varicose veins

Varicose Veins – A Simple Guide For You

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One of the most common problems I see in practice is varicose veins.

Today, I will be giving you an overview of this condition, and will touch up on common treatments used. I will also answer some of the most common questions patients ask me about this problem.

What Are Varicose Veins?

Veins are blood vessels responsible for bringing unhealthy blood from all the parts of the body back to the heart. The blood travels through the lungs, where it gets enriched with oxygen and nutrients.

Inside the veins are valves that allow for flow of blood in one direction alone – towards the heart. These valves are more prominent in the leg, and play a more important role there.

This is because blood that travels from the leg to the heart does so against gravity. The valves prevent blood from flowing back to the legs.

However, if the valves are incompetent, and do not work properly, the blood from the legs fails to return back to the lungs and heart. It pools in the veins, engorging them and making them look all ‘twisty and bendy’.

These twisted engorged veins filled with blood are called varicose veins.

Are They Seen Only In The Leg?

While they are seen most commonly in the leg, varicose veins can be seen in other parts of the body as well. The superficial saphenous vein is the most commonly involved vein.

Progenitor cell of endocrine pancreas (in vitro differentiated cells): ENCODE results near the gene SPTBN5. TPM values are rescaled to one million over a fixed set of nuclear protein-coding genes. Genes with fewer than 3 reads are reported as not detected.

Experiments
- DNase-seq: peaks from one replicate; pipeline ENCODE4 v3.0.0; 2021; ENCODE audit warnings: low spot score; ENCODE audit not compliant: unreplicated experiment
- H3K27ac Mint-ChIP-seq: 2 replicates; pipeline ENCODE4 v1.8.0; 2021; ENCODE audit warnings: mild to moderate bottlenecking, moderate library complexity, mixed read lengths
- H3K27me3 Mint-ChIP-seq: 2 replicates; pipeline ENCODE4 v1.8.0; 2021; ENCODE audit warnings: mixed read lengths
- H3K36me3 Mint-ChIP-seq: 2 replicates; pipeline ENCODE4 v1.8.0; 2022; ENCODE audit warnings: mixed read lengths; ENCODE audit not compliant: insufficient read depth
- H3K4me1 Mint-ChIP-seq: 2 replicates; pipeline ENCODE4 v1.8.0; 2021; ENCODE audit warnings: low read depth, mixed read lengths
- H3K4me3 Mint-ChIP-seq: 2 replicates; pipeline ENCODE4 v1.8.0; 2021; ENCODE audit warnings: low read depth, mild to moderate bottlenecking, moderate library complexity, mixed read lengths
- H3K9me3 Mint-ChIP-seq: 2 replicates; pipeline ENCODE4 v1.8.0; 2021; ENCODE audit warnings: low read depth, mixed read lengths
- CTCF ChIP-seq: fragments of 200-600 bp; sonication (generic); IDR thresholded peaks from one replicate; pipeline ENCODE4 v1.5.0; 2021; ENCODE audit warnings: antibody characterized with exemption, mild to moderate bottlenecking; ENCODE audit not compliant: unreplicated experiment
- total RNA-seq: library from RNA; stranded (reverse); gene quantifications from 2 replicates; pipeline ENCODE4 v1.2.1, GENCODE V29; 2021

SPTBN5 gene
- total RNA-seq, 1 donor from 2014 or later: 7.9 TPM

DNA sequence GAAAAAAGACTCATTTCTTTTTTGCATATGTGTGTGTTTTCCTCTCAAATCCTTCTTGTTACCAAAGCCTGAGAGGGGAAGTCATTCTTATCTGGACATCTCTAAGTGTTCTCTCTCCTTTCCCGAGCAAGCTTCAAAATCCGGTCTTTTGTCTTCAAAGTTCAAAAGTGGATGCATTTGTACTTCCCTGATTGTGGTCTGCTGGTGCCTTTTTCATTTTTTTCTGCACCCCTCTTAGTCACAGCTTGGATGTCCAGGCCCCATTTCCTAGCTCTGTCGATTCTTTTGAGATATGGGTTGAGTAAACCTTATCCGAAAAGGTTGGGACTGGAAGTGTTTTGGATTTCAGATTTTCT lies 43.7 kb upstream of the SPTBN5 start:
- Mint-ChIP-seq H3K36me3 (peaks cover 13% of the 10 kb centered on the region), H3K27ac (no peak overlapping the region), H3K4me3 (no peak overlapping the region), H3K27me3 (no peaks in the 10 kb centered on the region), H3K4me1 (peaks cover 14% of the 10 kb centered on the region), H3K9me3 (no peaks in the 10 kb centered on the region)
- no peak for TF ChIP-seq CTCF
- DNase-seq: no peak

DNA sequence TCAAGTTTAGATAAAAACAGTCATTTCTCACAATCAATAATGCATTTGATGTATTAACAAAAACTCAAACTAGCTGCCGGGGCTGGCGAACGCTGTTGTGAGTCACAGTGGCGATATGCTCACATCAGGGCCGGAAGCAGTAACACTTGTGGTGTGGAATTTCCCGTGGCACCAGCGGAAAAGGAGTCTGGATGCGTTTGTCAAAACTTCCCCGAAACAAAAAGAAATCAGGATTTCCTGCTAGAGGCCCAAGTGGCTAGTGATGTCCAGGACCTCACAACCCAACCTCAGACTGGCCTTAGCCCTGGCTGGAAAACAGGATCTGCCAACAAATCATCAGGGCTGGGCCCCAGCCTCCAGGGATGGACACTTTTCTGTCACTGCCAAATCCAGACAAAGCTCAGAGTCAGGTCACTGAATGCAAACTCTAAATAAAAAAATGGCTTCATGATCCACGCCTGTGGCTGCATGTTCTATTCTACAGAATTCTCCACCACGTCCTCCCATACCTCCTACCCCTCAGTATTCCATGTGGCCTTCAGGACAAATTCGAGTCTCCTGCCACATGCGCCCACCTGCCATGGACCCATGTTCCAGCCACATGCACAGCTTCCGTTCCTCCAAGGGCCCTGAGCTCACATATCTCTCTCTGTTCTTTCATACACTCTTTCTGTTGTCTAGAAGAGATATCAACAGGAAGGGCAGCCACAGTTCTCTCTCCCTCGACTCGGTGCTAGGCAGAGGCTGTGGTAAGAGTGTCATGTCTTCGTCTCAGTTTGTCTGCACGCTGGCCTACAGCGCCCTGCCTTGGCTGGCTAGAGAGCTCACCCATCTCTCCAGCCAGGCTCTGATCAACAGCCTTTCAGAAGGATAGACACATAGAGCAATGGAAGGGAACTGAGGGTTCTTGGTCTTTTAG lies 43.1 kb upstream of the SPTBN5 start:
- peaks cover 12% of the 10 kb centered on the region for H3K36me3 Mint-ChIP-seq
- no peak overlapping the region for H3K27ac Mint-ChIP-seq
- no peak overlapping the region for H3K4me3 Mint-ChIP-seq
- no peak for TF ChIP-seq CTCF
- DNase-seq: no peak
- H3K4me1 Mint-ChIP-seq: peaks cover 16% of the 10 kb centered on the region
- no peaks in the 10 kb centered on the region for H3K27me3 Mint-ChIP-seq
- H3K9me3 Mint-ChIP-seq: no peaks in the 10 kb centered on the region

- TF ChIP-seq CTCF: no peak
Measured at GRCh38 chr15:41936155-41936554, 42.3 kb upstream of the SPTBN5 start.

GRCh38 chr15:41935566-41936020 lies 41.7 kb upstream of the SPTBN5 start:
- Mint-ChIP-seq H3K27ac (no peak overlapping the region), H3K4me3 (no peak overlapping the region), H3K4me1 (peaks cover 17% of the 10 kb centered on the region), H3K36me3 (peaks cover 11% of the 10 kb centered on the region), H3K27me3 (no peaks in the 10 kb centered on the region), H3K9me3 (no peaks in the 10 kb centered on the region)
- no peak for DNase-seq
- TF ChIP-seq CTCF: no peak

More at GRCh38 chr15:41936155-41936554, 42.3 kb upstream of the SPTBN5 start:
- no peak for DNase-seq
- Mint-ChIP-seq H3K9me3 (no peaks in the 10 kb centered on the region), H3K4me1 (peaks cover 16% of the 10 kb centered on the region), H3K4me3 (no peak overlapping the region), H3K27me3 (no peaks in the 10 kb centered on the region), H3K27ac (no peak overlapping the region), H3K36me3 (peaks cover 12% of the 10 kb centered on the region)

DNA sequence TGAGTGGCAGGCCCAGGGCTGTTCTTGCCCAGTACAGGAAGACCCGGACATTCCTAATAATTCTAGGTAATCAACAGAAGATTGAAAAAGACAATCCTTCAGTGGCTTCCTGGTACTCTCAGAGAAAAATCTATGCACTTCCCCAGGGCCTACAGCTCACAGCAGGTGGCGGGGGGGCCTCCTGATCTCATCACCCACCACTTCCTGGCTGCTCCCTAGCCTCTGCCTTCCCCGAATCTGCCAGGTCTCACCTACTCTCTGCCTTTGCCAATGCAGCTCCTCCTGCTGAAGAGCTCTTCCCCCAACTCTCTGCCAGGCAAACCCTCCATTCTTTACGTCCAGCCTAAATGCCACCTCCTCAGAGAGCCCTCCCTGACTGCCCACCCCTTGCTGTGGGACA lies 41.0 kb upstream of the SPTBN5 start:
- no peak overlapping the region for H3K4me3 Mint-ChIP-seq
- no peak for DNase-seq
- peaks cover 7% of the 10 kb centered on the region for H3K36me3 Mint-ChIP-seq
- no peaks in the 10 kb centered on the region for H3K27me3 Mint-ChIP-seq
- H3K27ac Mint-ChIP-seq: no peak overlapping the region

For example, when the valves in the veins of the testes fail to work, the veins engorge, leading to a condition called varicocele.

Similarly, varicosities may be seen in the veins of the food pipe and stomach. Hemorrhoids, or piles, are also a variant of this condition.

What Are The Causes Of Varicose Veins?

Older women are more commonly affected than men. The table below lists the common risk factors for varicose veins.

Risk Factors For Varicose Veins
  1. Obesity
  2. Advancing age
  3. Prolonged standing
  4. Family history of varicose veins
  5. Pregnancy, especially multiple
  6. Long standing constipation
  7. History of deep vein thrombosis
  8. Tumors (rare)

The exact cause for varicose veins remains unclear. It involves a combination of multiple physiological and structural abnormalities that leads to weakening of the valves within the veins. The walls of the veins also become weak.

It is possible all this is because there is a loss of elasticity of the wall of the veins. A genetic predisposition has been cited as the possible underlying reason.

In pregnancy, varicose veins occur due to hormonal changes.

Clinical Features Of Varicose Veins

So what does a patient with varicose veins experience?

Given the veins are engorged, they are fairly visible from a distance, making it a cosmetic issue primarily.

However, common symptoms include itching, heaviness in the legs, cramping pain, leg fatigue and swelling in the affected leg. These are worse at the end of the day.

what are varicose veins

Over time, there can be darkening of the skin as well. Advanced cases can develop ulcers on the skin that do not heal easily.